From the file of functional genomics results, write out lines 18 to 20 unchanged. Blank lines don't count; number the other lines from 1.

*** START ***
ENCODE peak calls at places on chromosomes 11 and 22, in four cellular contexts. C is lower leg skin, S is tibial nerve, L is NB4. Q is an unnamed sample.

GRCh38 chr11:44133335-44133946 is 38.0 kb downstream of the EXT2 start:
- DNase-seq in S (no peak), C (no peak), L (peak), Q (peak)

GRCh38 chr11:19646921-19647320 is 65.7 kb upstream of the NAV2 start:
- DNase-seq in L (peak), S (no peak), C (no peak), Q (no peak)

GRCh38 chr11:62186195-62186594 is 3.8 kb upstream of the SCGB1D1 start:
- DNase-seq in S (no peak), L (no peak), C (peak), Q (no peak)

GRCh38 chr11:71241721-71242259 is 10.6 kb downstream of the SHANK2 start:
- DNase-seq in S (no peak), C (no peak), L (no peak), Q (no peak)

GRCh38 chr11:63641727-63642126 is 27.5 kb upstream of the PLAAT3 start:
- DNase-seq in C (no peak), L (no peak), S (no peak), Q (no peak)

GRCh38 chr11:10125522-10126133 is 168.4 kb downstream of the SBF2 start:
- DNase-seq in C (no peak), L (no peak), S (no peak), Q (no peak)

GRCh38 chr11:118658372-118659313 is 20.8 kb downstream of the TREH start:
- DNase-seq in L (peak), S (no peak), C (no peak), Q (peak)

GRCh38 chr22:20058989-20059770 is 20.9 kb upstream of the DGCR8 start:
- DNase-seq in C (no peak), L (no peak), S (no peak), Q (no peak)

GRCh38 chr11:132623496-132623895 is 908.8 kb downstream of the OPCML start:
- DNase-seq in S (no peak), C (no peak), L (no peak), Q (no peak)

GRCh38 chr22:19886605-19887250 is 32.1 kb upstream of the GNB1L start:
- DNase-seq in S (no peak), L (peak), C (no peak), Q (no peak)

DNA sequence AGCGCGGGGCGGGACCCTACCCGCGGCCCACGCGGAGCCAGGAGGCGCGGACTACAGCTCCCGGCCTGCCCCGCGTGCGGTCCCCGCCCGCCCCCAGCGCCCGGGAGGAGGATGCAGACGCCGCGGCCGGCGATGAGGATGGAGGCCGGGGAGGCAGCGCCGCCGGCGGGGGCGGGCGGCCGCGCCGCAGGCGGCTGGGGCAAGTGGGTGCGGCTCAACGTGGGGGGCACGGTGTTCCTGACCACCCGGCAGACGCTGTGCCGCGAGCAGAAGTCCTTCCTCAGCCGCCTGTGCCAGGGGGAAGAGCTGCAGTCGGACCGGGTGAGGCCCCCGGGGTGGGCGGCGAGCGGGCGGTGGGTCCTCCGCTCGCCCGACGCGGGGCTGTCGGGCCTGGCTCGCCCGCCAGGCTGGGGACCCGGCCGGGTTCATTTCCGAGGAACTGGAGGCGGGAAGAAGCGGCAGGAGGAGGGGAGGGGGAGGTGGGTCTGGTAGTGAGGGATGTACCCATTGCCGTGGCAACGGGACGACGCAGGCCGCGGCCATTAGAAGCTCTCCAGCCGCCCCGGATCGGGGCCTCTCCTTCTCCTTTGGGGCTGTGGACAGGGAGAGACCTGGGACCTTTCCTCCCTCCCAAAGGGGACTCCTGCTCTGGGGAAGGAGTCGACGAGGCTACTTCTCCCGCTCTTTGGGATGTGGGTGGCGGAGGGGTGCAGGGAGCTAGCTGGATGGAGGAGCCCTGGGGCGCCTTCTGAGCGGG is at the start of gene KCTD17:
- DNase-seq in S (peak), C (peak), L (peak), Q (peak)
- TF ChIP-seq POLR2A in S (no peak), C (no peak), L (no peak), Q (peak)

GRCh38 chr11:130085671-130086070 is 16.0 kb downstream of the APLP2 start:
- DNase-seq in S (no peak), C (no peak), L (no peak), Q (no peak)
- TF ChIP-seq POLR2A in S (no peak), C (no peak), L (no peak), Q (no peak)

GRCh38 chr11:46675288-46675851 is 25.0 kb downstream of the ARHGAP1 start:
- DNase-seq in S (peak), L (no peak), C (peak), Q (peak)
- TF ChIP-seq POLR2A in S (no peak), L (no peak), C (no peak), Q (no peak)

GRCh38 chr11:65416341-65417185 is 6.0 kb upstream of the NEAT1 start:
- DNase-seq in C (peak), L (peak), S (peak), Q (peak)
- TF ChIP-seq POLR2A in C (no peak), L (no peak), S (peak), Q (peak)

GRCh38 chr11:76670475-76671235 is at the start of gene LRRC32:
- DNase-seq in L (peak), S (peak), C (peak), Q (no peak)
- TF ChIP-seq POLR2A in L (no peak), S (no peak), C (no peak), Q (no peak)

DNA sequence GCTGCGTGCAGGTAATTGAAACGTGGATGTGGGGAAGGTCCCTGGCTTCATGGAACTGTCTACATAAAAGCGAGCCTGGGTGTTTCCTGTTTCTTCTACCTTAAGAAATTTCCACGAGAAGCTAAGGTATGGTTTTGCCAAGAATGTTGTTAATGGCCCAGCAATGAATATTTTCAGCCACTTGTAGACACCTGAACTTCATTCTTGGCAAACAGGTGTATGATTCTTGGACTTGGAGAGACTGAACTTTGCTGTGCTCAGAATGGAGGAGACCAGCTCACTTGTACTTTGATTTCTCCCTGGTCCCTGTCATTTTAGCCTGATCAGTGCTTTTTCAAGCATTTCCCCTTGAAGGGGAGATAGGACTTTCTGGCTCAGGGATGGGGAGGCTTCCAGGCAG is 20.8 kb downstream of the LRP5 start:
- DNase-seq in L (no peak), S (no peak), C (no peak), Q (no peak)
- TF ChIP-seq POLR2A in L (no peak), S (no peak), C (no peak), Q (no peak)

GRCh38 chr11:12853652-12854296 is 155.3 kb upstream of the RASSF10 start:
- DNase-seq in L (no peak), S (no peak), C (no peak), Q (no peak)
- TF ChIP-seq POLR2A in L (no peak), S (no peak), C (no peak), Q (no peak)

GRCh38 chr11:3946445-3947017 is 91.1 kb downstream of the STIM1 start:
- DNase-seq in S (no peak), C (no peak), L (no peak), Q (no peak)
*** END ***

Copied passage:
GRCh38 chr11:132623496-132623895 is 908.8 kb downstream of the OPCML start:
- DNase-seq in S (no peak), C (no peak), L (no peak), Q (no peak)

GRCh38 chr22:19886605-19887250 is 32.1 kb upstream of the GNB1L start: